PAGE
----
Original version with simultaneous translation through headphones
In 1926, “Photoplay Magazine” carried an article headlined How Pola Was Tamed: “For three years they tried every means of taming that fascinating tiger cat”, wrote Ivan St Johns, “and now, the funniest thing in the world has happened. Pola has licked herself with her own sense of humor”. Comedy was not so respected in those days. Chaplin was acclaimed a genius by the critics but William Randolph Hearst thought comics were the lowest thing on the totem pole. The critics felt Pola Negri demeaned herself in this. Negri, born in Poland, won fame in Germany under the direction of Ernst Lubitsch. She and Lubitsch were the first great figures to be tempted to Hollywood. Wrote Mordaunt Hall in the “New York Times”: “To see the talented Pola Negri lending her charming presence to a photoplay daubed with broad comedy gives one quite a shock. Yet this is what happens in her new picture, A Woman of the World, which for the most part is genuinely entertaining, despite the sudden jumps from buffoonery to drama”.
“Photoplay” failed to include it as one of the six best of the month – and yet they were far more enthusiastic. “Awake! Negri fans from your long siesta. The fascinating, continental Pola is with us once again. A dangerous, cynical, tempestuous Italian countess she is, wearing a tattoo – insignia of an amorous adventure. Director Mal St Clair deserves credit for the restraint shown in the small town scenes and types that must have tempted exaggeration”. But many critics were upset that Carl Van Vechten’s novel should have been turned on its head.
Mal St Clair – only 28 when he made this – was one of the outstanding young directors who were deeply impressed by Chaplin’s A Woman of Paris and by the Lubitsch comedies made under the Chaplin influence. But he was trained at Mack Sennett and could never entirely step out of the great man’s shadow. He had been a newspaper cartoonist – he kept on drawing cartoons even in his scripts. Wrote Louise Brooks: “I find that it is a key film in forming Mal’s peculiar brand of comedy – combining ‘society’ comedy with slapstick. People are educated to laugh. In 1925, exhibitors could no longer afford to pay for Sennett comedies and stopped showing them. Fashions changed so fast that by the time Gentlemen Prefer Blondes was released in 1928, Mal’s stock company of comics had become passé, simply grotesque. The failure of that picture ended Hollywood’s regard for him and his own faith in himself”.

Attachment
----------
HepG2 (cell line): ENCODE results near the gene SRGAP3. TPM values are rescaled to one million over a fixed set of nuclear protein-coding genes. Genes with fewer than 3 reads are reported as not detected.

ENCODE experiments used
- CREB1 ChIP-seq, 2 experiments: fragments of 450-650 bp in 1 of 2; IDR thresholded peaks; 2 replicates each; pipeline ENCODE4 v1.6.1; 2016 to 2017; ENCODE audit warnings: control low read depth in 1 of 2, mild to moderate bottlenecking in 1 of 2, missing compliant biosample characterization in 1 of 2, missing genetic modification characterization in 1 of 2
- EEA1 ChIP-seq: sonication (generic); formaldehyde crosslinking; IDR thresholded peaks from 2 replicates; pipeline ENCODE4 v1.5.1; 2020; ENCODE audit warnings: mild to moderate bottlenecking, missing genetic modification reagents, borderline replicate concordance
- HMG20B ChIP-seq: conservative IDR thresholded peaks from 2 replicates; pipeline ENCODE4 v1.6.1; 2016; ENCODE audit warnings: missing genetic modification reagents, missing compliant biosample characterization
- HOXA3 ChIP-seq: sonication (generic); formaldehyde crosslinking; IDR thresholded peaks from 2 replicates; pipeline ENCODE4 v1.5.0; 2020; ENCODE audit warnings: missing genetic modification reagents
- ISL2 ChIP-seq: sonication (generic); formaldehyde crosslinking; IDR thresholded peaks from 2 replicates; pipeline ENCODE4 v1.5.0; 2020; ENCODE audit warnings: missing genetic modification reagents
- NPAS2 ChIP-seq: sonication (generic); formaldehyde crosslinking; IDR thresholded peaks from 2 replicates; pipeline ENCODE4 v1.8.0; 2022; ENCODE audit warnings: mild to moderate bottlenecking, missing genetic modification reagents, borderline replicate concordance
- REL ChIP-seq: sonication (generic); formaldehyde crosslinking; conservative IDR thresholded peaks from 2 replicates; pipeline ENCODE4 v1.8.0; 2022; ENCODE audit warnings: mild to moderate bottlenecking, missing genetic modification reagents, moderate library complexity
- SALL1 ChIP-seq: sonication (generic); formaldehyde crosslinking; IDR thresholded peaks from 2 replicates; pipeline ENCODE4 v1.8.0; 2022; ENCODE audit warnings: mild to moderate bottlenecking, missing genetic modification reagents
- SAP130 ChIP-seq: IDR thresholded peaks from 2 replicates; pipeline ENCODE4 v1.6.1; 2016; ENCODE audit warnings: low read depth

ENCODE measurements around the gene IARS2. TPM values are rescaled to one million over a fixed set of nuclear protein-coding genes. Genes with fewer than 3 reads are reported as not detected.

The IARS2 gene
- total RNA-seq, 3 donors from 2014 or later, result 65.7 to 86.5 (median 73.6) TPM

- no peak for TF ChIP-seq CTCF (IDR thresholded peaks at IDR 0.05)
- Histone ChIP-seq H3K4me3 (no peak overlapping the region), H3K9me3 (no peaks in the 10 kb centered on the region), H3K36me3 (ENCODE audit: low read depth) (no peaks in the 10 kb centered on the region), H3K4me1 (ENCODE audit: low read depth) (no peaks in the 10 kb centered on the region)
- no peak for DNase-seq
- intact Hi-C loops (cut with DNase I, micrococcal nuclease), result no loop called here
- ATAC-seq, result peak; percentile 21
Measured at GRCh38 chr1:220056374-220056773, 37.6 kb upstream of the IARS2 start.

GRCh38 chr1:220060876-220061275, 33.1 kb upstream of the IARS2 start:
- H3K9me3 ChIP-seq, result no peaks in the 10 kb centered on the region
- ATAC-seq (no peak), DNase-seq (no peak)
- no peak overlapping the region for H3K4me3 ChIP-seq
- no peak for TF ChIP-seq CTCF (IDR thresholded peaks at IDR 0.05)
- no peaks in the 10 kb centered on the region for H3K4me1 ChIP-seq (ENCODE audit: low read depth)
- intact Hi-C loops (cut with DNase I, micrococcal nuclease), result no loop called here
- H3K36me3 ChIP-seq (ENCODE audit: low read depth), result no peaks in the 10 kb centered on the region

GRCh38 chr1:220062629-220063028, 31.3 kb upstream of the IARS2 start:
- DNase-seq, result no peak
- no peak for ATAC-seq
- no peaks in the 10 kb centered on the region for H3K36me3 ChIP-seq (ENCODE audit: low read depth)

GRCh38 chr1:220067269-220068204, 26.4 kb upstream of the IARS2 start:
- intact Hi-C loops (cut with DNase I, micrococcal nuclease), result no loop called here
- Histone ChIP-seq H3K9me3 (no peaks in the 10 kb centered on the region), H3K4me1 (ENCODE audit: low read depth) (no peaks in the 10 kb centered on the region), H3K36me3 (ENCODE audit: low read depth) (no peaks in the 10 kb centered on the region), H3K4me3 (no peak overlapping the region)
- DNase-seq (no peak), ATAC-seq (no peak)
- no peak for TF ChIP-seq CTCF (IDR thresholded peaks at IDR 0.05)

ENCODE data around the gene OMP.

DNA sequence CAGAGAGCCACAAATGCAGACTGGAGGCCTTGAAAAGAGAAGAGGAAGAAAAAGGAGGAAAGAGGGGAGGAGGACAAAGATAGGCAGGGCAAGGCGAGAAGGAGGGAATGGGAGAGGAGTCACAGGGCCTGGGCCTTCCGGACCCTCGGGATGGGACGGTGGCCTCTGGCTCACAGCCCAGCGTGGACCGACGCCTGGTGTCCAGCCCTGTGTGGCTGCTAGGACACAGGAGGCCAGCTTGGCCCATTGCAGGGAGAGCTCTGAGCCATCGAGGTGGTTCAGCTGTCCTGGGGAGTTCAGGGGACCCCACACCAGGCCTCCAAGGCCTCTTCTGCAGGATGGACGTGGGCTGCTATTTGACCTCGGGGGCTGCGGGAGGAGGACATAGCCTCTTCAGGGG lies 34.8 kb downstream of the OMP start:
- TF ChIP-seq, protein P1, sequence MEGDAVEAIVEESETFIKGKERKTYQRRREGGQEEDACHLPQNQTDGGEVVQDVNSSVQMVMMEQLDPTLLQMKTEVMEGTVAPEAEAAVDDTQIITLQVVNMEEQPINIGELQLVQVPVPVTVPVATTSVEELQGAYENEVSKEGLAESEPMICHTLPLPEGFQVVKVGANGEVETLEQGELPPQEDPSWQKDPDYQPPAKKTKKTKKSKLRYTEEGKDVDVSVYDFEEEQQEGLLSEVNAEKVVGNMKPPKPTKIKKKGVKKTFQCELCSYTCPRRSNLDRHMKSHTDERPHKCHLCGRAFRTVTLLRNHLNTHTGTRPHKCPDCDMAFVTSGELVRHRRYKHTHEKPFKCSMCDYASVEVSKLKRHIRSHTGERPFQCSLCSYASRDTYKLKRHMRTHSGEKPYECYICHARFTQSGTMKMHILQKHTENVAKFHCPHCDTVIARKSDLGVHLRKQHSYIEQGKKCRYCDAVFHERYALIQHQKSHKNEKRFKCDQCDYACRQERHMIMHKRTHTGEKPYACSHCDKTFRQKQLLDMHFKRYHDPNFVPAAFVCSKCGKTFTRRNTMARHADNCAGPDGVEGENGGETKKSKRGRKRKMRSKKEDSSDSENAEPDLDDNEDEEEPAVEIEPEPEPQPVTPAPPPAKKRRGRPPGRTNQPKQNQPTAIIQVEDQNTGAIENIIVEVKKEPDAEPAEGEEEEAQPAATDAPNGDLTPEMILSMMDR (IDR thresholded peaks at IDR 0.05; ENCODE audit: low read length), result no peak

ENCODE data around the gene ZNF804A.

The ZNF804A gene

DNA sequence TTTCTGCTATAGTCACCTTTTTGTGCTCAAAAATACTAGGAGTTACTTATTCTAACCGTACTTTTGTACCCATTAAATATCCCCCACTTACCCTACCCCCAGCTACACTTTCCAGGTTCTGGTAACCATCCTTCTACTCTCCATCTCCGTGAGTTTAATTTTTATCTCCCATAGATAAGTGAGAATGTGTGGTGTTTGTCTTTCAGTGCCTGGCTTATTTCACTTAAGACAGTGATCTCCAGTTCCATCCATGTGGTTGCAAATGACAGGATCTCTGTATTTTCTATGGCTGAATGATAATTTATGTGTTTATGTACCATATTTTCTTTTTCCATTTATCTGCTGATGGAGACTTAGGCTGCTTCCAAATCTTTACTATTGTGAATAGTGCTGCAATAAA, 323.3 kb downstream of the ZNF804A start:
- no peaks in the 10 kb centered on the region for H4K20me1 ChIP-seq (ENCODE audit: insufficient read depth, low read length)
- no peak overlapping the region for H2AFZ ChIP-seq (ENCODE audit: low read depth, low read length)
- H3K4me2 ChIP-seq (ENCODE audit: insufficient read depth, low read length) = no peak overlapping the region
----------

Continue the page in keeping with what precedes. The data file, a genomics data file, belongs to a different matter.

Cast and Credits
Sog.: dal romanzo The Tattooed Countess di Carl Van Vechten. Scen.: Pierre Collings. F.: Bert Glennon. Int.: Pola Negri (contessa Elnora Natatorini), Charles Emmett Mack (Gareth Johns), Holmes Herbert (Richard Granger), Blanche Mehaffey (Lennie Porter), Chester Conklin (Sam Poore), Lucille Ward (Lou Poore), Guy Oliver (giudice Porter), Dot Farley (Mrs Baerbauer), May Foster (Mrs Fox), Dorothea Wolbert (Annie). Prod.: Adolph Zukor, Jesse L. Lasky per Famous Players-Lasky Corp. DCP. Bn.
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